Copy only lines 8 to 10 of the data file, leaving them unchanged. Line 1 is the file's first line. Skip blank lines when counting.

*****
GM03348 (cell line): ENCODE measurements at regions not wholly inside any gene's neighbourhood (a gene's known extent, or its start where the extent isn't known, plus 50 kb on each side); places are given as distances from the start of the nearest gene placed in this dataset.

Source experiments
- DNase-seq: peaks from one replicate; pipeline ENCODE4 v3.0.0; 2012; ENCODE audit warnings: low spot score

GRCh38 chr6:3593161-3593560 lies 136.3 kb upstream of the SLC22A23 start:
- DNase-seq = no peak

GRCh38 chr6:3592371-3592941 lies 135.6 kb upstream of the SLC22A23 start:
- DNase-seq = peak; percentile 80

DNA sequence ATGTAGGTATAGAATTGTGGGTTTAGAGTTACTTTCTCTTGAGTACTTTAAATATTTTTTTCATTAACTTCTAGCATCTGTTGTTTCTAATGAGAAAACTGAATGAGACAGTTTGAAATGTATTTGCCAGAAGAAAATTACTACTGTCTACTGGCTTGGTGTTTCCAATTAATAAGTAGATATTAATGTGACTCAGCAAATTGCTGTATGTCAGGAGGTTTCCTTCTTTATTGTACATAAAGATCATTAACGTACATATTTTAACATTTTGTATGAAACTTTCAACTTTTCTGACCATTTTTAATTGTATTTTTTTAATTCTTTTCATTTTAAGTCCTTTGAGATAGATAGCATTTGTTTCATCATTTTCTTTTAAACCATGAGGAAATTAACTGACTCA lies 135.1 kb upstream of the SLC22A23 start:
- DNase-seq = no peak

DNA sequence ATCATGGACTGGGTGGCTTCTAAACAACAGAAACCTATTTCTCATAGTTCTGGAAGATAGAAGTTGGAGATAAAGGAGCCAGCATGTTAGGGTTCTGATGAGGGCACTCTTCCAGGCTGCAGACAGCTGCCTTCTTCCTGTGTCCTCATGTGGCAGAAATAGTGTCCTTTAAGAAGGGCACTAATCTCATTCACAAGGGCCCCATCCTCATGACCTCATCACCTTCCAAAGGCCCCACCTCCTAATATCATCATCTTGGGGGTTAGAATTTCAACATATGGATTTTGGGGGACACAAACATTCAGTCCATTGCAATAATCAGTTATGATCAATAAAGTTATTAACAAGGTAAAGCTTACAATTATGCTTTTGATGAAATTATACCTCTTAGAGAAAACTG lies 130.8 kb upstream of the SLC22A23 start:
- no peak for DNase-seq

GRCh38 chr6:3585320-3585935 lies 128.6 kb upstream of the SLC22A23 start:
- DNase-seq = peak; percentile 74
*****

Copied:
DNA sequence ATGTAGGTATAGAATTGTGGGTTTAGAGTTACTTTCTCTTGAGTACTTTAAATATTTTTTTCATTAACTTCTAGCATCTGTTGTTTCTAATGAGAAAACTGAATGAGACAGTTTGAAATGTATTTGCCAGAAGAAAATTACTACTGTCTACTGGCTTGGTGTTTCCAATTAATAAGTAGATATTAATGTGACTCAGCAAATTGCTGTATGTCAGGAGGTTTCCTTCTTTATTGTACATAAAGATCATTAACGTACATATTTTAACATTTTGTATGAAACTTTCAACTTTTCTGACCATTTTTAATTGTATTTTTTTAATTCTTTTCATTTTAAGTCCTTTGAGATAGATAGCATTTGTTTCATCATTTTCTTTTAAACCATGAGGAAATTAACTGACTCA lies 135.1 kb upstream of the SLC22A23 start:
- DNase-seq = no peak

DNA sequence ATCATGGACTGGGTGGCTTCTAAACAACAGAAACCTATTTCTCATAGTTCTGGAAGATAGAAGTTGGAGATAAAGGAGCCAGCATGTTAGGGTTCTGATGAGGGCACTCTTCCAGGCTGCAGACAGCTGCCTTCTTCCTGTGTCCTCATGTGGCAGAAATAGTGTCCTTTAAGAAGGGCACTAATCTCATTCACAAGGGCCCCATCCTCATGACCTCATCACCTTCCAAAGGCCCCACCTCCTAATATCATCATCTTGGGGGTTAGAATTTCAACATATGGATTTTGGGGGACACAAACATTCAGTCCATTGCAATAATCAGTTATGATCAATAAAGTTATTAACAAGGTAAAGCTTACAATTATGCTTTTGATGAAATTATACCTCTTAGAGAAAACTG lies 130.8 kb upstream of the SLC22A23 start: